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A Federal Court Temporarily Blocks the Final Overtime Rule: What Now?


Just as many American businesses were preparing to make staffing and salary adjustments (some had already made changes) to comply with the new Federal Overtime Rule scheduled to take effect on December 1, 2016, things came to an abrupt halt. On November 22, a federal court in Texas temporarily blocked the DOL from implementing and enforcing the rule.

The Department of Labor’s (DOL’s) Final Overtime Rule would:

  • Raise the salary threshold for employees exempt from overtime pay under the executive, administrative and professional (EAP) white collar exemptions from $455/week to $913/week — that’s $47,476 for a worker who works the whole year;
  • Raise the annual salary for the Highly Compensated Employee exemption from $100,000 to $134,004; and
  • Create a mechanism for automatic updates to the salary threshold for the EAP white collar exemptions and HCE annual salary, every three years, based on wage growth over time;

If implemented, the DOL expects the Final Overtime Rule to impact approximately 4.1 million workers, making them eligible for overtime pay when they work more than 40 hours a week. The DOL expects about 100,000 other employees to receive raises, putting their salaries above the new salary threshold under the Final Overtime Rule.

Status of the Final Overtime Rule

The Final Overtime Rule was temporarily enjoined pending further review by the court late last month. Currently, employers do not need to comply with the original Dec. 1 effective date. But the injunction has added to the uncertainty of the future of the Final Overtime Rule

 “This injunction means that the December 1 deadline for compliance with the new rules cannot currently be implemented or enforced by the Department of Labor,” said Paychex president and CEO Martin Mucci. “While it’s anticipated that there will be further judicial review of the injunction, this development creates substantial uncertainty for businesses.”

What Could Happen

The preliminary injunction has been appealed by the U.S. DOL and the 5th Circuit Court of Appeals has granted their motion for an expedited schedule.  However the schedule extends past January 20, the date President-Elect Trump will take office. A number of possible scenarios could now play out including, but not limited to:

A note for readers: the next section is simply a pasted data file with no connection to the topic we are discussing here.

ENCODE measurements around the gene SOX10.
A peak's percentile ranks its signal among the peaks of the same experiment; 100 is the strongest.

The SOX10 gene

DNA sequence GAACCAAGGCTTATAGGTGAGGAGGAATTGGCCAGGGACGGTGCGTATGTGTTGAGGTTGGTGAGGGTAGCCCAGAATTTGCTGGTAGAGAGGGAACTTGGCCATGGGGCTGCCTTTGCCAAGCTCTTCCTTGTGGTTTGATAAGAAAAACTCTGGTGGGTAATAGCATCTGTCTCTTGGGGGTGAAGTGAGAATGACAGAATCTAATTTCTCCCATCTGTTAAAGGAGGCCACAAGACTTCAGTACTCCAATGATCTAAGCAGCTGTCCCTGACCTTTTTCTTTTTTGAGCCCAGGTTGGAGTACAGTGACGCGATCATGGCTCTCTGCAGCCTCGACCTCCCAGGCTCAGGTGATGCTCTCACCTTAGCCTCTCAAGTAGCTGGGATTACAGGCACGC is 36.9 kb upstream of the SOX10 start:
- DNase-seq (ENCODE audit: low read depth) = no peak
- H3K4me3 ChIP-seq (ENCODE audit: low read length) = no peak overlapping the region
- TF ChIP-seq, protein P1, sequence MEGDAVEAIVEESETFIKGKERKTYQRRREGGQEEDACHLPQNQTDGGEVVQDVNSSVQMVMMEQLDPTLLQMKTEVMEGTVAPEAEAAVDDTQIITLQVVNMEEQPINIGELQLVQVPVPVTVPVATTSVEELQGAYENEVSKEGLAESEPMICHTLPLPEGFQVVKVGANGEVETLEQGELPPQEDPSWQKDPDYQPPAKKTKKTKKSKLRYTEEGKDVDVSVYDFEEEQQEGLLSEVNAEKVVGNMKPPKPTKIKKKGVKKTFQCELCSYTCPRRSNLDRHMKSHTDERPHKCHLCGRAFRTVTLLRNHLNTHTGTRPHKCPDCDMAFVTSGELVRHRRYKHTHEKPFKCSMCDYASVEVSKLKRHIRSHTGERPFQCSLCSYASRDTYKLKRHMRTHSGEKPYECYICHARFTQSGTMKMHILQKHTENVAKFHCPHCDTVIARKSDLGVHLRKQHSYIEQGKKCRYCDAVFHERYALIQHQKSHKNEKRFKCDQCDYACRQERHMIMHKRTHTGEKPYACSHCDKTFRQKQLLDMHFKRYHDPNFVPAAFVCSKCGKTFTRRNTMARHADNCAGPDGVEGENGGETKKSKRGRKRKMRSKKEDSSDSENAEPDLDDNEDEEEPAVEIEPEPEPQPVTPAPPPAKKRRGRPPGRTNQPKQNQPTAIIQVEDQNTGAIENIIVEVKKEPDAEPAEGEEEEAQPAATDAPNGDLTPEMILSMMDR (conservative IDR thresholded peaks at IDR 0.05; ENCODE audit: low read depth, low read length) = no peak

• Trump could direct the DOL to rescind their appeal upon taking office or direct the DOL to write new regulations to change or eliminate the provisions under the Final Overtime Rule, including but not limited to lowering the salary thresholds, exempting certain small employers, eliminating the automatic updates.
  • There is also the possibility that the Federal court will rule on the outstanding motion for summary judgment.  If that ruling goes in favor of the plaintiffs, it would permanently eliminate the Final Overtime Rule.

The future of the Final Overtime Rule is difficult to predict and if you have already implemented changes to employees’ work status, or adjusted salary levels or made other changes in your effort to obtain full compliance with the Rule, you may be feeling frustrated, angry, or just confused.  But your efforts may not necessarily have been in vain given the uncertain future of the Final Overtime Rule.  Most employers in this situation will not attempt to repeal these changes given the risks, including the impact on employee morale and the possibility that they might need to reinstate the changes in the near future.

If you haven’t already made adjustments to comply with the new salary thresholds under the Final Overtime Rule, you may decide to hold off and continue to monitor future developments, but also be prepared to make the applicable changes to employees’ status and salaries immediately should the Final Overtime Rule become effective.

And finally, if you haven’t actually made changes to comply with the provisions of the Final Overtime Rule, but you have informed your workers about upcoming changes you intended to make, you may choose to hold off of planned changes or decide to move forward depending on your situation and a careful assessment of the potential risks.

Overall, employers are encouraged to continue to monitor developments and to cautiously consider next steps depending on their specific business situation.  In light of the uncertainty surrounding the future of the Final Overtime Rule you may wish to consult with legal counsel or an HR professional to evaluate your position and to discuss the best way to communicate with your employees about the status of the Final Overtime Rule and your plans in response to these developments. 

Paychex is keeping close tabs on this situation and will issue updates as necessary.


Tammy Tyler

Tammy Tyler is a senior compliance analyst with a focus on employment law at Paychex, Inc., a leading provider of integrated solutions for payroll, HR, retirement, and insurance services.

This website contains articles posted for informational and educational value. Paychex is not responsible for information contained within any of these materials. Any opinions expressed within materials are not necessarily the opinion of, or supported by, Paychex. The information in these materials should not be considered legal or accounting advice, and it should not substitute for legal, accounting, and other professional advice where the facts and circumstances warrant.
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